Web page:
'Canada is No. 1!" former prime minister Jean Chrétien liked to proclaim. Well, according to a new international study, Canada is No. 2.
Not bad being second; in fact, damn good, considering that 60 countries were analyzed by the Wharton School of Business, one of the leading schools in the United States, BAV Consulting and U.S. News & World Report. They co-operated on the study designed to test countries' images around the world.
Their "Best Countries Report," published earlier this year, resulted from asking 16,200 "elites, business makers and citizens" to rank 60 countries according to 75 different categories. All this was to understand the countries' "brand."
When all the data was crunched, Canada came in second over all as the "best country," behind Germany and ahead of Britain (third), the United States (fourth) and Sweden (fifth). (The remaining top 10 were: Australia, Japan, France, the Netherlands and Denmark. Some small, estimable countries, such as Finland and Switzerland, were excluded.)
As with all surveys, results depend in part on the questions asked and how much weight is given to each category of answers. This survey was attempting to replace one GDP, gross domestic product, with another GDP, gross domestic purpose: a mix of innovation, life quality and social responsibility. And no one survey, however detailed, can ever be considered definitive, especially if it is asking, as this one did, subjective questions.
For example, there is much angst today in Canada about the role of women. Listening to campus radicals, universities are hotbeds of a "rape culture," one in three women has been sexually assaulted, women can't get ahead in business and the whole country is eons from gender equality. This survey suggests Canada is actually the third-best country in the world for women and gender equity.
Or government: The Trudeau government insists we have to change the voting system because it is so unfair. Everywhere, citizens gripe about government inefficiencies. The media pounces upon, and sometimes inflates, relatively minor matters into denunciations of political corruption, malfeasance and/or ineptitude.
This survey ranks Canada second in "citizenship," which means respect for property rights, trustworthiness, well-distributed political power, religious freedom and a society that cares about human rights.
The country scores extremely high marks – the highest of any country – for "quality of life," which includes public education and health systems, safety, being family friendly and being economically and politically stable. These attributes didn't just happen. They arose from social mores and traditions, but governments of all stripes – and the country's political institutions – had more than something to do with creating or at least encouraging this "quality of life."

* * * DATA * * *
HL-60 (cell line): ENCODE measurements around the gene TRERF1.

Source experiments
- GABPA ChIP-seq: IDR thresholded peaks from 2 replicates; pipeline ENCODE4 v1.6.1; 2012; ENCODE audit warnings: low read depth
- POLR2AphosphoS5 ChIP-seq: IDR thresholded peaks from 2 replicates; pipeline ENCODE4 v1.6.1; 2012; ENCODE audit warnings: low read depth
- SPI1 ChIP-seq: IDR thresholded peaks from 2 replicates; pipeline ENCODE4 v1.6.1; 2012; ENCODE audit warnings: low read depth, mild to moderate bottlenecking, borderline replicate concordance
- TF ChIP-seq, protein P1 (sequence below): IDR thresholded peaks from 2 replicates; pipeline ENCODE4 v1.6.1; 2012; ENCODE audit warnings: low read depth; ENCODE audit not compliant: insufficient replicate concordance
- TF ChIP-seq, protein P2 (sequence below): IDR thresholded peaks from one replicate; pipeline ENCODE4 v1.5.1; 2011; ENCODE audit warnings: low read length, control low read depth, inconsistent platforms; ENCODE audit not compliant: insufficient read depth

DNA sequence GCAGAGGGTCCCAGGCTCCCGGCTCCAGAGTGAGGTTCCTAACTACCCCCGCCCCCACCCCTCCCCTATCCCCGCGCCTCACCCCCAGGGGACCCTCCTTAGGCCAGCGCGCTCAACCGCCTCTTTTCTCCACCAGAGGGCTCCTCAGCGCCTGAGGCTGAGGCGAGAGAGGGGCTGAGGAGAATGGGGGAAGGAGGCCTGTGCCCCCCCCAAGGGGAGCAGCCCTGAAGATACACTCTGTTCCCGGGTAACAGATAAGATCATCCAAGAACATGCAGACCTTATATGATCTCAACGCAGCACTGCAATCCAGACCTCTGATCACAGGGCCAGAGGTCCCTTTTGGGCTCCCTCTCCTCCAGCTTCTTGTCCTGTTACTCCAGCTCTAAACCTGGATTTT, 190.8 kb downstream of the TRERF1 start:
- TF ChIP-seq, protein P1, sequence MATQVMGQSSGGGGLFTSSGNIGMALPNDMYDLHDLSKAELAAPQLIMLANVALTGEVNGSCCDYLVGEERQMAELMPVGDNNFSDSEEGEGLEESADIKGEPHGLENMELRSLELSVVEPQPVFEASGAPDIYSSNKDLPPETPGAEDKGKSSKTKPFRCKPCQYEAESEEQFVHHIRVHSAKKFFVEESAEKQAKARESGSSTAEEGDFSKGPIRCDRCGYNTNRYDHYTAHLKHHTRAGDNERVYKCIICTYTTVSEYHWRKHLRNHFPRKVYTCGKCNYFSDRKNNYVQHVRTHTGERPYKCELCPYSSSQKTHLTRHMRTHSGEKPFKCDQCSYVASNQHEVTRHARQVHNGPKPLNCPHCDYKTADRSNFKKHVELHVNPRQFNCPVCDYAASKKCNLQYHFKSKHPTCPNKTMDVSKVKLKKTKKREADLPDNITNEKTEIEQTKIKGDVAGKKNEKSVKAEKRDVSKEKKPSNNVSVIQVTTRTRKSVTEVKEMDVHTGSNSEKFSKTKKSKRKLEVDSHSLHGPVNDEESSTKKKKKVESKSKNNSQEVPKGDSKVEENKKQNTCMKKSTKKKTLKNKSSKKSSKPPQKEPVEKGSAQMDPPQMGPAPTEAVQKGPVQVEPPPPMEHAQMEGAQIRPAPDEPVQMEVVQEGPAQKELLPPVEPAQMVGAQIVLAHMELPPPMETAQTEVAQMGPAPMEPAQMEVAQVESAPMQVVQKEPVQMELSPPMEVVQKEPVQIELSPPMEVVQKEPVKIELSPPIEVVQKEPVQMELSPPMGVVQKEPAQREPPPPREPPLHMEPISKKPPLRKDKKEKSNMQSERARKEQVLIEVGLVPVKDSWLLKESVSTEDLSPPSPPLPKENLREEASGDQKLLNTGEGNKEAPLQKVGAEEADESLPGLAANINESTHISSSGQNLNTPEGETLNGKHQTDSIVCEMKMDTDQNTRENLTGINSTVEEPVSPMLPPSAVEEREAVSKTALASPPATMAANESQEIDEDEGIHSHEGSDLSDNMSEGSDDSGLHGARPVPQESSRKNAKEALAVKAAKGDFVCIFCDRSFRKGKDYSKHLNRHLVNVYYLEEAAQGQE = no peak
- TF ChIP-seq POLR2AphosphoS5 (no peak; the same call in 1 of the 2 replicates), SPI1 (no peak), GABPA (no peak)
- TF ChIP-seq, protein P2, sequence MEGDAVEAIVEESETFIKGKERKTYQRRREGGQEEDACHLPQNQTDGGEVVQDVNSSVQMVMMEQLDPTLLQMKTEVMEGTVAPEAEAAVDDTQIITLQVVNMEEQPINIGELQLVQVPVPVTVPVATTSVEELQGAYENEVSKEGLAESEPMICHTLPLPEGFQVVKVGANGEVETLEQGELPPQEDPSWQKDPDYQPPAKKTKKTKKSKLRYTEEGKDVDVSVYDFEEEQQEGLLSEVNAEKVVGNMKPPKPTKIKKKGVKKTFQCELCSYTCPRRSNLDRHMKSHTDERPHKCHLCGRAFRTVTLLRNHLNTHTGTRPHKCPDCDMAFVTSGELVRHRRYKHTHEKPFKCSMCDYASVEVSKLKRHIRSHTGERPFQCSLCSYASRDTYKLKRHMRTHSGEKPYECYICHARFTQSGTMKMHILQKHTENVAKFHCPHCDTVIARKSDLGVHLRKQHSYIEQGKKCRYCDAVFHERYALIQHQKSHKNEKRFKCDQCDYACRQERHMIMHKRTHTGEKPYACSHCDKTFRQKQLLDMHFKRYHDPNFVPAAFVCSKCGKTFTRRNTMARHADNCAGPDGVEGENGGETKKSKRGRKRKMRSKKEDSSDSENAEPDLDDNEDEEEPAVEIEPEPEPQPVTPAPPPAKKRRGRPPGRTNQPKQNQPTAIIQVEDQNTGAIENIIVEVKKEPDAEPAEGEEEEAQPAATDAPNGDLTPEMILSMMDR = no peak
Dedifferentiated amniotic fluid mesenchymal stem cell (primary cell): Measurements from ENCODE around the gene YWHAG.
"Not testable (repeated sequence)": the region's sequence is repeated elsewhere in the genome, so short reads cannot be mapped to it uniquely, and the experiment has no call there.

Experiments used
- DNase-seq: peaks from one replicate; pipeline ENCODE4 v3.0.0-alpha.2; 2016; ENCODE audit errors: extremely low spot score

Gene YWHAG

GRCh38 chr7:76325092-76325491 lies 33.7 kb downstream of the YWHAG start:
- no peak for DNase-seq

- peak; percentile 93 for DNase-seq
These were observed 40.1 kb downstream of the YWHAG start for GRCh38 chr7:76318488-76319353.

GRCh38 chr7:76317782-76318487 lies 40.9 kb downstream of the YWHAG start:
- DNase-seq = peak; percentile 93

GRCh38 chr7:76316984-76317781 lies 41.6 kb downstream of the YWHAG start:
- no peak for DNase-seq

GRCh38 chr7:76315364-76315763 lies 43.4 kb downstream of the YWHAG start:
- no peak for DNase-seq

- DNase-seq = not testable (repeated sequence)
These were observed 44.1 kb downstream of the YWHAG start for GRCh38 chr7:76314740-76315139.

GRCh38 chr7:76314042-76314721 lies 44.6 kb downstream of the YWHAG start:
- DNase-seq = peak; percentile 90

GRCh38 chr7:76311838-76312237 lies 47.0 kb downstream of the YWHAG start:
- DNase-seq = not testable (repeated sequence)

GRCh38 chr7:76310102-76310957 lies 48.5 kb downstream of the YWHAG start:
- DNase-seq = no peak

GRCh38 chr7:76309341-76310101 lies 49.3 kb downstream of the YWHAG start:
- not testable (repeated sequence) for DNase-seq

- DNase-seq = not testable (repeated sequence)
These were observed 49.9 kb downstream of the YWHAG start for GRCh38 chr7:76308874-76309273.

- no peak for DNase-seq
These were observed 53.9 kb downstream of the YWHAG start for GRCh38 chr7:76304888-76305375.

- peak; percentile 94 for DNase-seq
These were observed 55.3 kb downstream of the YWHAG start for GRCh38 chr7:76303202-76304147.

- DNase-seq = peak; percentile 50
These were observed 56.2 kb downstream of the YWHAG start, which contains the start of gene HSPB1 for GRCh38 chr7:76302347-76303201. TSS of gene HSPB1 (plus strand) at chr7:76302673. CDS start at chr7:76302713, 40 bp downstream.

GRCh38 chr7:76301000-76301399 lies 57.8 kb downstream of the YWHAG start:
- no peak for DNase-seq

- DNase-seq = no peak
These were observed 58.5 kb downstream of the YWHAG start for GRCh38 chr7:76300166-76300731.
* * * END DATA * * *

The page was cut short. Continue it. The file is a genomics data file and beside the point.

At the risk of an observation likely to be furiously denounced, it can be argued that, for all its imperfections, Canada has been the best-governed country in the world for some decades. Canada has weathered economic recessions, Quebec secession, Western alienation and has come through intact. (Aboriginal issues remain a multigenerational challenge, as in almost all countries with indigenous populations.)
If you contest the proposition, name another country better-governed; and if you immediately point to northern Europe, ask yourself if those admirable countries and their political systems have handled ethnic diversity as well as Canada.
What's interesting about the Wharton et al. survey is the contrast between Canada's excellent overall "brand" and its very weak presence on the world stage.
It is nowhere in having an international cultural impact, scores 0.5 out of 10 for defence (where Canada is a well-known "free rider" on the coattails of others), a terrible 3.1 out of 10 for being a world "leader," and gets very low marks for innovation and technological expertise. These and many other surveys of Canada's small impact in the world, alas, will not change the citizens' sense of Canada as a moral superpower.
As for the category of "adventure," Canada scores well for being scenic and having "friendly" people, but is rated 0.2 out of 10 for being "sexy" and 1.7 for having a pleasant climate. (Which crazies gave Canada any marks at all for climate?)
One study does not a reputation seal. Nor does it erase the country's errors, weaknesses and challenges. It is, at best, an antidote to gloom and overheated rhetoric, and welcome for that.